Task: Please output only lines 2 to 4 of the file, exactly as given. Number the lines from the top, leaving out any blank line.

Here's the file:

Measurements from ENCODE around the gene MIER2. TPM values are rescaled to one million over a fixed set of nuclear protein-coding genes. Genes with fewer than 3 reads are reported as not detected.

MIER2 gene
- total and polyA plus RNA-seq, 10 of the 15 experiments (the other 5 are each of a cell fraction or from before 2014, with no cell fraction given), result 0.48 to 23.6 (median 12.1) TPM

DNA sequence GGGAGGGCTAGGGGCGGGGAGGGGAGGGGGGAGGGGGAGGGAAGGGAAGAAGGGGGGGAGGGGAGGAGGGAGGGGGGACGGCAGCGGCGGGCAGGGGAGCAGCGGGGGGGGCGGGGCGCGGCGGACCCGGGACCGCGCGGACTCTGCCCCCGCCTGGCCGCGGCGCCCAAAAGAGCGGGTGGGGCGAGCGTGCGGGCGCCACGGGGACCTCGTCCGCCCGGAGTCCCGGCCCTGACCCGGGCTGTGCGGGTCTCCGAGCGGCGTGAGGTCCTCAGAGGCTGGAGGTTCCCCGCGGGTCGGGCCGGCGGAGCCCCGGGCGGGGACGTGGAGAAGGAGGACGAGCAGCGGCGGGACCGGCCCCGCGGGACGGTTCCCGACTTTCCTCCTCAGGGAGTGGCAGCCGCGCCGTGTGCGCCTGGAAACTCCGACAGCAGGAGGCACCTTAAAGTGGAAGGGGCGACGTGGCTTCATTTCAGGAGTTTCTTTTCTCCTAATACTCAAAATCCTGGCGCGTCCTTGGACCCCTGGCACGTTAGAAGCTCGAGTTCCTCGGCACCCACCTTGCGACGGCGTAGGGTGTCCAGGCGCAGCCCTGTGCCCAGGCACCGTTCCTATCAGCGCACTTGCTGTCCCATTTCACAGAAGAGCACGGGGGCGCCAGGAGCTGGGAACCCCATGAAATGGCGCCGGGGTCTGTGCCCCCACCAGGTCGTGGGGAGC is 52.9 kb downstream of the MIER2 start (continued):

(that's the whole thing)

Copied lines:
MIER2 gene
- total and polyA plus RNA-seq, 10 of the 15 experiments (the other 5 are each of a cell fraction or from before 2014, with no cell fraction given), result 0.48 to 23.6 (median 12.1) TPM

DNA sequence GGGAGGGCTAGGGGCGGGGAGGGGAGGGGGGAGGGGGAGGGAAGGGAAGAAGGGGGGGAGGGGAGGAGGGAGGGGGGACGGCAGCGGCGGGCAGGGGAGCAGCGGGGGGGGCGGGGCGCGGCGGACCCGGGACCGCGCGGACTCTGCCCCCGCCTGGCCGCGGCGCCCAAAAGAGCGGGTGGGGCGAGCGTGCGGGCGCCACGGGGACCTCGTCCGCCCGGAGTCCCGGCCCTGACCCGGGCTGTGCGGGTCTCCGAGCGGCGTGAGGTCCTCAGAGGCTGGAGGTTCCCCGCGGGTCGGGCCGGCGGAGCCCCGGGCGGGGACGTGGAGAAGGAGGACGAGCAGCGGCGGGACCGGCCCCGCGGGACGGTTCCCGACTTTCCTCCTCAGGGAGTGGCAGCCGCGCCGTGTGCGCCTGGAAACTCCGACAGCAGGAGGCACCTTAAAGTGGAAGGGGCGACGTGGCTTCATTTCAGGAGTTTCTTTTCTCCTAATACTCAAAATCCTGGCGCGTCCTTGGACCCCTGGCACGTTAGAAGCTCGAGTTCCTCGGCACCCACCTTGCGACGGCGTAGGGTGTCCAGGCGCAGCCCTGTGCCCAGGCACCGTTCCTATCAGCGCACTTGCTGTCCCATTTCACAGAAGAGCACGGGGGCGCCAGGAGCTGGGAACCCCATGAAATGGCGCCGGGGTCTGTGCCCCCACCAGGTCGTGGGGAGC is 52.9 kb downstream of the MIER2 start (continued):